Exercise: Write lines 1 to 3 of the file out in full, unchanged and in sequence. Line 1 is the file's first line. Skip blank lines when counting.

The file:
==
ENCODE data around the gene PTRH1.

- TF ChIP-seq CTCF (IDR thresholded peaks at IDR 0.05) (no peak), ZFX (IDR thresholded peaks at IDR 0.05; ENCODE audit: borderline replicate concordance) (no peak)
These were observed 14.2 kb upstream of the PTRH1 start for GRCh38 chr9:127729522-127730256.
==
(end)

ENCODE data around the gene PTRH1.

- TF ChIP-seq CTCF (IDR thresholded peaks at IDR 0.05) (no peak), ZFX (IDR thresholded peaks at IDR 0.05; ENCODE audit: borderline replicate concordance) (no peak)
These were observed 14.2 kb upstream of the PTRH1 start for GRCh38 chr9:127729522-127730256.